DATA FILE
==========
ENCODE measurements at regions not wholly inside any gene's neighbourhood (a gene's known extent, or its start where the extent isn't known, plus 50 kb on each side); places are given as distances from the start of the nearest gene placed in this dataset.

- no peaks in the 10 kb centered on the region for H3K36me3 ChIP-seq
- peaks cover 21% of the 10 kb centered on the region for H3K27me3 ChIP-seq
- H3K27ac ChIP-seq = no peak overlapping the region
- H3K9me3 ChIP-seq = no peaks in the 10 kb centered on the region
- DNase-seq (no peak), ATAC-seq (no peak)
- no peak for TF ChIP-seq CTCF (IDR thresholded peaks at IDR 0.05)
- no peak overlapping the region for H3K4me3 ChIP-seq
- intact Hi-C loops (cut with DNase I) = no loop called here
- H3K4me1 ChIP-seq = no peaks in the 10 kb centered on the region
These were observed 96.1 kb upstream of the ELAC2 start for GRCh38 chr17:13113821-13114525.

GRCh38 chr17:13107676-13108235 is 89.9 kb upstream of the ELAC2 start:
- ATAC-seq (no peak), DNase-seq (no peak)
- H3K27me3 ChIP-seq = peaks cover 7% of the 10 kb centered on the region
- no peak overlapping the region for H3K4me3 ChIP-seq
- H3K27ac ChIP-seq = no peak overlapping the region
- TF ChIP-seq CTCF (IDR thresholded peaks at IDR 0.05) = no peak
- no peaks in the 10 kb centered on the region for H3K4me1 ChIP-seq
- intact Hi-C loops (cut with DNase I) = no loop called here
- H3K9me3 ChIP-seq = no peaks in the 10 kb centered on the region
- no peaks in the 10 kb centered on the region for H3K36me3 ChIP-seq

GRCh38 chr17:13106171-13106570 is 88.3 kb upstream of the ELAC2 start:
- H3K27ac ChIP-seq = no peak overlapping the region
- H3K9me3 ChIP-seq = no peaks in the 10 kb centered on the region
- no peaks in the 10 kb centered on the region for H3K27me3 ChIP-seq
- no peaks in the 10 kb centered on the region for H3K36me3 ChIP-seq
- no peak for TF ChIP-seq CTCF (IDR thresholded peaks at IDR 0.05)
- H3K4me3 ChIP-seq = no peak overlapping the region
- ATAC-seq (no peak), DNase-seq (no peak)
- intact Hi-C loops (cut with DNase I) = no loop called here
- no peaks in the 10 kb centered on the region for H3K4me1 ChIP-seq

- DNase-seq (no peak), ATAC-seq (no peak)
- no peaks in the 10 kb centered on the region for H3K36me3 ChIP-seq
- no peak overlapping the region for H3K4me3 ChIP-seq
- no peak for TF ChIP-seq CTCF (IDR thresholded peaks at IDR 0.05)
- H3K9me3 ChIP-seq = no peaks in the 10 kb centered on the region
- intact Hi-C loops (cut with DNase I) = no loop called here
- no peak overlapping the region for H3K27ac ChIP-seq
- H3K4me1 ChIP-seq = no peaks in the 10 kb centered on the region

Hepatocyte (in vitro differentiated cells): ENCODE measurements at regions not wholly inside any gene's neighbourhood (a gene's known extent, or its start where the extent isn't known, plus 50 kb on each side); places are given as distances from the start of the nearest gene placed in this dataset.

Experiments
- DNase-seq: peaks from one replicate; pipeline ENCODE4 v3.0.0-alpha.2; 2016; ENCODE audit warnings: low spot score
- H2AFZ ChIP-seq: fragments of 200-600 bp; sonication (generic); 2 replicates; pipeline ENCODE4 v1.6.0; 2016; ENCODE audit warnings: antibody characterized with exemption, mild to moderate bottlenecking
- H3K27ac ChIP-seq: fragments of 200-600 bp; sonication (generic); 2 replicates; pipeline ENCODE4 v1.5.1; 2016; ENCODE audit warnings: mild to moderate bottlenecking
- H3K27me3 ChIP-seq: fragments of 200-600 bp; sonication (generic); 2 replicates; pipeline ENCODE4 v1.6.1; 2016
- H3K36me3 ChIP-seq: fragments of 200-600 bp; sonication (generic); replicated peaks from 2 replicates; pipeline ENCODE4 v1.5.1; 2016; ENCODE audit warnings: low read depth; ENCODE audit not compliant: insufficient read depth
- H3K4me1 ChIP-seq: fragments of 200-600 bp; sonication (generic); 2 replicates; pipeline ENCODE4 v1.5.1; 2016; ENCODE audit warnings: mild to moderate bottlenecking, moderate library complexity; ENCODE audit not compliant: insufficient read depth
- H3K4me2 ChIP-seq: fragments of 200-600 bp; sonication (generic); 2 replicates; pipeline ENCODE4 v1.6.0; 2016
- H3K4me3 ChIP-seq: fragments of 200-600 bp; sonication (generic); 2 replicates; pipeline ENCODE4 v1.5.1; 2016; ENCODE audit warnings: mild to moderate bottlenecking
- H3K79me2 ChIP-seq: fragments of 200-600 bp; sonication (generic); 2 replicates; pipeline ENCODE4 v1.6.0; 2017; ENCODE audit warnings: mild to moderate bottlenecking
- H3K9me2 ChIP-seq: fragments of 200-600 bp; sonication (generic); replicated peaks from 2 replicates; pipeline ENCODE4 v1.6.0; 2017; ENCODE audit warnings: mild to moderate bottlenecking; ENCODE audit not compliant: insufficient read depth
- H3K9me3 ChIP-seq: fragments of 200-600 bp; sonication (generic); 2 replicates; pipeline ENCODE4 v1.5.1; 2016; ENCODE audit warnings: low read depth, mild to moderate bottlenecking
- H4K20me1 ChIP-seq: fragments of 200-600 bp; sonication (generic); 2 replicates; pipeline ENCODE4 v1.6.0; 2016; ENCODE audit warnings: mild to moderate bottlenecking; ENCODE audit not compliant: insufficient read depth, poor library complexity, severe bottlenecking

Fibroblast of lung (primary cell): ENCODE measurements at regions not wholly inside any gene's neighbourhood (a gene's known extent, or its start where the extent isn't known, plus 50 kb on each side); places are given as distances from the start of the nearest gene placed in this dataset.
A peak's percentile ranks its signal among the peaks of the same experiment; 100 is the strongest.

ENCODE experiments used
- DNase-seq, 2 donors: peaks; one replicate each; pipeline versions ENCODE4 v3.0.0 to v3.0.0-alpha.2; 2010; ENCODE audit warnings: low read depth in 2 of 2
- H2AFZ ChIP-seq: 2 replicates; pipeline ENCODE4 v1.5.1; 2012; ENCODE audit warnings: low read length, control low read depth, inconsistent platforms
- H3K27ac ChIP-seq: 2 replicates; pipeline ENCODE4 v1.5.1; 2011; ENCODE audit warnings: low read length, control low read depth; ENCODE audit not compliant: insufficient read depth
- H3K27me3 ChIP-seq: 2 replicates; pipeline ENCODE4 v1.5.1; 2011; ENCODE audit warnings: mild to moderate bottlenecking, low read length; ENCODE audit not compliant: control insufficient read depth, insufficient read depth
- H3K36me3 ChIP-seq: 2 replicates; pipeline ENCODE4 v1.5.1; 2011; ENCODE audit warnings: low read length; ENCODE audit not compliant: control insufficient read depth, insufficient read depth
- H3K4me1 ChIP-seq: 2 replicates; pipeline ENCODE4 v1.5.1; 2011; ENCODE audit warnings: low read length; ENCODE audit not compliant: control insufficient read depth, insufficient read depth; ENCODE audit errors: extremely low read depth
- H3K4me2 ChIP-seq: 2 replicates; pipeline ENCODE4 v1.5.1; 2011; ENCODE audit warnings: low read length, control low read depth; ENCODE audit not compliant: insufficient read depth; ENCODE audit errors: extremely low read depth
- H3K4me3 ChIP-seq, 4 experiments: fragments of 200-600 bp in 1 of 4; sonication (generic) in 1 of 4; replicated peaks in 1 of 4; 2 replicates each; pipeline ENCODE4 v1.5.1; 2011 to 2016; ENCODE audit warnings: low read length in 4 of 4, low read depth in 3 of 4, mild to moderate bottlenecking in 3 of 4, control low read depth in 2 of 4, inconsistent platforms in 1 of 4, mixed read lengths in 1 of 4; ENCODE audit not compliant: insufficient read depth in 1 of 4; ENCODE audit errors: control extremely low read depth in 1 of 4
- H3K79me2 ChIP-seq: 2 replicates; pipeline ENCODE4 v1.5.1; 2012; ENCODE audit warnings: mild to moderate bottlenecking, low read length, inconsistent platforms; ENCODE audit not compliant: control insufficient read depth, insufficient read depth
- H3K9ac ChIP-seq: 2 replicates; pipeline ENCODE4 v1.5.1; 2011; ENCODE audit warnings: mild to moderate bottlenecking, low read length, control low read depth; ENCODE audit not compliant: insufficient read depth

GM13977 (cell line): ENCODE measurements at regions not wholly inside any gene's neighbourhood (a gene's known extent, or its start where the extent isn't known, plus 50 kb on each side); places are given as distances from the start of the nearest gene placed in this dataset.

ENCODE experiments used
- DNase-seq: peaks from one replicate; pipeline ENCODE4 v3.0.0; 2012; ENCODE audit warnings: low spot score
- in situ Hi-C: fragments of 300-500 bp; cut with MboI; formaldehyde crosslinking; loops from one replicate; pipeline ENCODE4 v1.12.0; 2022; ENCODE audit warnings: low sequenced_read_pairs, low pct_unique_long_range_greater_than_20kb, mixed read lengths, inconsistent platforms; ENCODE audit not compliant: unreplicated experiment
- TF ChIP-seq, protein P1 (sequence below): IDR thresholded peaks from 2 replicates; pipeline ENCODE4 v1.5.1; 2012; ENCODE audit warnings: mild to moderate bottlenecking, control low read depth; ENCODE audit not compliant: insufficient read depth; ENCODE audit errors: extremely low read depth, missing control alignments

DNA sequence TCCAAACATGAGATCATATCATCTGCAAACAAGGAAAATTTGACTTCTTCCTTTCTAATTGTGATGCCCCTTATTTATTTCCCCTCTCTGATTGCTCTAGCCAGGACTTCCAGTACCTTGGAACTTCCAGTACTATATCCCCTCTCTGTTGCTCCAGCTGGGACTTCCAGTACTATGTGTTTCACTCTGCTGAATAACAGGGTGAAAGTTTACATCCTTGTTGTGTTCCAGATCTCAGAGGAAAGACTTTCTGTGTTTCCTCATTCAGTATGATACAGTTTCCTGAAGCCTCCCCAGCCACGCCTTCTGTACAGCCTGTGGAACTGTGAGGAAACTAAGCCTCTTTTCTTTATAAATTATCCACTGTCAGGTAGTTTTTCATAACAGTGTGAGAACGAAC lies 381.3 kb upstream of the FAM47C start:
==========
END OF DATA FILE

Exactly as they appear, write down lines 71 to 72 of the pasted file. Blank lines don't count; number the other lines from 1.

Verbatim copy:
- TF ChIP-seq, protein P1 (sequence below): IDR thresholded peaks from 2 replicates; pipeline ENCODE4 v1.5.1; 2012; ENCODE audit warnings: mild to moderate bottlenecking, control low read depth; ENCODE audit not compliant: insufficient read depth; ENCODE audit errors: extremely low read depth, missing control alignments

DNA sequence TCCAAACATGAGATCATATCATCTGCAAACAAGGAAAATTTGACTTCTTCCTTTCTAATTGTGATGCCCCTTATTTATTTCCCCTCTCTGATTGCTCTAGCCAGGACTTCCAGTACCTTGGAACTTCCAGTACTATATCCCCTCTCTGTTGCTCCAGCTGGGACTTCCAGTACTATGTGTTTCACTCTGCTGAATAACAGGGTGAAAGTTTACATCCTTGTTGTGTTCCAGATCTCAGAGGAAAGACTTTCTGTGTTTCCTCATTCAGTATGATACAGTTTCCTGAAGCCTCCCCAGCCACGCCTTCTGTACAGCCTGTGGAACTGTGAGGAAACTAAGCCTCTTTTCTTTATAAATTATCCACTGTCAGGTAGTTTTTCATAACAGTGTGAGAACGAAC lies 381.3 kb upstream of the FAM47C start: